We choosed to order the stages as-is to fight the hardest battle first: migrating the cash-out. Before starting to issue transfers with Stripe, you will need to onboard your existing merchants base which, as Account Tokens are either recommended or mandatory depending on your country, will require an in-browser action on their side (more on that below in Selling the switch).
Once the sequencing is laid out, it is easy to identify overlaps in cash-in and cash-out.
Overlaps induce their own funds management problems. How can funds cashed in with legacy PSP be cashed out with Stripe?
To solve this issue, we introduced to our order system an audit layer with funds management capabilities. The audit layer in itself could be the main subject of another article. For the sake of this migration, its role was to continuously keep in check inputs and outputs: if the output gateway didn’t match the input gateway, the system would take note of the required funds movements to make to reach equilibrium.
It is especially important to involve Stripe while designing your overlaps and funds movements strategy so they can greenlight it.
Migration plans without overlaps are possible, but overlaps allow for a safe and progressive rollout of the new cash-in and cash-out. Without designed overlaps management, you’ll be resorting to a big-bang with no AZ-5.
Once the sequencing is clear, it is time to bucket your users to allow for a progressive rollout. The strategies we used were different for cash-in and cash-out.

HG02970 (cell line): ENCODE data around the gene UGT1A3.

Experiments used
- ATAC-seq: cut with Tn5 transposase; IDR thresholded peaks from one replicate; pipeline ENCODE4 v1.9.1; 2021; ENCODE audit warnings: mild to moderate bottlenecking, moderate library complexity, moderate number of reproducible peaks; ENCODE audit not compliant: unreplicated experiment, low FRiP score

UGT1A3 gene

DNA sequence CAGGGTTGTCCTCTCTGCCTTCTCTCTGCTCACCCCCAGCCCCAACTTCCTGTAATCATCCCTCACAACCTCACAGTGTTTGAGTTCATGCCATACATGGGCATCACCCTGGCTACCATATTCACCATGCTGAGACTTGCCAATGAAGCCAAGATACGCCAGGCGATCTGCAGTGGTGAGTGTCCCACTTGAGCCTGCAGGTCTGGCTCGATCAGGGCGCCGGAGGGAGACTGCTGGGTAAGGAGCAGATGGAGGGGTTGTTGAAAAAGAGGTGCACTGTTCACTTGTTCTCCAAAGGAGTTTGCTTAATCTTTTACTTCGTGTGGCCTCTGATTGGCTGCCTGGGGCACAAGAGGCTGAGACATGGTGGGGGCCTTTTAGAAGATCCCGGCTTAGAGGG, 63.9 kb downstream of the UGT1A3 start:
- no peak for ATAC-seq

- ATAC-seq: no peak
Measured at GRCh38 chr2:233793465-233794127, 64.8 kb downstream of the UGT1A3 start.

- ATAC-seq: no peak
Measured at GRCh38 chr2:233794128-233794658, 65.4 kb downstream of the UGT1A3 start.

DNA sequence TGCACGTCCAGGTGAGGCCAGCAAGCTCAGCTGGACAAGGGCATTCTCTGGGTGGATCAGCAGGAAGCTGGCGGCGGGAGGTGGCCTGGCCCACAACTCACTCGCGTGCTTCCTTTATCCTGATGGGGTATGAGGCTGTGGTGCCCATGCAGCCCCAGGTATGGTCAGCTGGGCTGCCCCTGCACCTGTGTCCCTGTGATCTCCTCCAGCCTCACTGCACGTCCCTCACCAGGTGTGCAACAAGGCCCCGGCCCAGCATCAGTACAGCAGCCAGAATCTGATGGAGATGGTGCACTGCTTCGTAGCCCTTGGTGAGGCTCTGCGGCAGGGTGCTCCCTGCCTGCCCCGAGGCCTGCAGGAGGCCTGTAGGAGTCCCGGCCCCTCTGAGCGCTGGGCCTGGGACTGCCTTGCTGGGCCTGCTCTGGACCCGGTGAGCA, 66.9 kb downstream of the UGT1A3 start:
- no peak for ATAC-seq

For cash-out, we bucketed our merchants according to their current state of account usability: priority was given to merchants failing to get their account validated on our legacy PSP, which helped us to confirm our integration was working well on our most complex cases as well as give them the chance to solve their validation problems faster.
For cash-in, a simple roll-out by 10% increments of our user base was put in place.
Selling the switch
I’m no wiz but can assure you no one wants to wake up one day and have to fill an identity & payment details form over the Internet. That’s precisely why we invested time designing a migration process as frictionless as possible for our merchants.
We used a popin for the migration form, as it could be displayed on any page, triggered by sellers actions related to their orders and payments.
The popin itself was structured as above, with the hard work (personal info steps) prefaced by a marketing pitch. We also used the migration as an opportunity to implement a very-much-awaited “Automatic Payout Requests” merchant feature, which further helped the pitch.
As Stripe’s account tokens system let you the opportunity to collect the user data in your own forms, we were able to pre-fill the personal info steps as much as possible.
The time required to complete a migration to Stripe Connect is largely dependent on your company unique characteristics and current state of payments infrastructure. You will possibly end-up with another sequencing, another segmentation, alternative metrics to monitor.
What’s most important is to spend time designing your migration framework. The structure we recommend is the one described in this article:
Objectives + Metrics ➡️ Sequencing + Overlaps ➡️ Segmentation + Rollout
At Selency — a pretty complex marketplace with thousands of sellers — we were able to complete the cash-out migration in a solid month, with one developer working on it full-time and another as an active reviewer. Implementing the cash-in took another two short weeks, most of the work lying in the progressive rollout part.
We’d also like to use this article as an opportunity to thank Stripe’s team: shoutout to Pierre, Carlo and Martin for their help and engagement in making this migration a success.